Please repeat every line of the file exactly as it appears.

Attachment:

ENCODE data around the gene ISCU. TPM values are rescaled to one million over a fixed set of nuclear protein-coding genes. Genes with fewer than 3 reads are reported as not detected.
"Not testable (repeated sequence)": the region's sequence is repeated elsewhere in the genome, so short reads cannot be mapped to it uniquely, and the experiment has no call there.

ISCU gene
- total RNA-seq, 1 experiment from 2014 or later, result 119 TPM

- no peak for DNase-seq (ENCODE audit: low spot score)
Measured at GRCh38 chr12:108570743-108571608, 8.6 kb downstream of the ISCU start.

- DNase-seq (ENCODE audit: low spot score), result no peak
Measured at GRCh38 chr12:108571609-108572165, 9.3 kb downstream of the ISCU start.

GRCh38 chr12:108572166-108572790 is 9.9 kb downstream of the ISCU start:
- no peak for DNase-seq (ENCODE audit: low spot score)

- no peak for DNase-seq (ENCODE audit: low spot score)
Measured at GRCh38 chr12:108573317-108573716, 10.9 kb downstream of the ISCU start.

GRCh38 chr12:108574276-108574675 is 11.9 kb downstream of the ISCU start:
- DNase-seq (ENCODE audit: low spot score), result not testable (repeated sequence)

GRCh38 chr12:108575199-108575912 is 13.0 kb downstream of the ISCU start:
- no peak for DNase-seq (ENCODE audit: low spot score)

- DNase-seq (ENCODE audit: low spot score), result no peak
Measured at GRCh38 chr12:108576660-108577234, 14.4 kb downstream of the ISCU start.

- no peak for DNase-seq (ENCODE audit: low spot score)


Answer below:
ENCODE data around the gene ISCU. TPM values are rescaled to one million over a fixed set of nuclear protein-coding genes. Genes with fewer than 3 reads are reported as not detected.
"Not testable (repeated sequence)": the region's sequence is repeated elsewhere in the genome, so short reads cannot be mapped to it uniquely, and the experiment has no call there.

ISCU gene
- total RNA-seq, 1 experiment from 2014 or later, result 119 TPM

- no peak for DNase-seq (ENCODE audit: low spot score)
Measured at GRCh38 chr12:108570743-108571608, 8.6 kb downstream of the ISCU start.

- DNase-seq (ENCODE audit: low spot score), result no peak
Measured at GRCh38 chr12:108571609-108572165, 9.3 kb downstream of the ISCU start.

GRCh38 chr12:108572166-108572790 is 9.9 kb downstream of the ISCU start:
- no peak for DNase-seq (ENCODE audit: low spot score)

- no peak for DNase-seq (ENCODE audit: low spot score)
Measured at GRCh38 chr12:108573317-108573716, 10.9 kb downstream of the ISCU start.

GRCh38 chr12:108574276-108574675 is 11.9 kb downstream of the ISCU start:
- DNase-seq (ENCODE audit: low spot score), result not testable (repeated sequence)

GRCh38 chr12:108575199-108575912 is 13.0 kb downstream of the ISCU start:
- no peak for DNase-seq (ENCODE audit: low spot score)

- DNase-seq (ENCODE audit: low spot score), result no peak
Measured at GRCh38 chr12:108576660-108577234, 14.4 kb downstream of the ISCU start.

- no peak for DNase-seq (ENCODE audit: low spot score)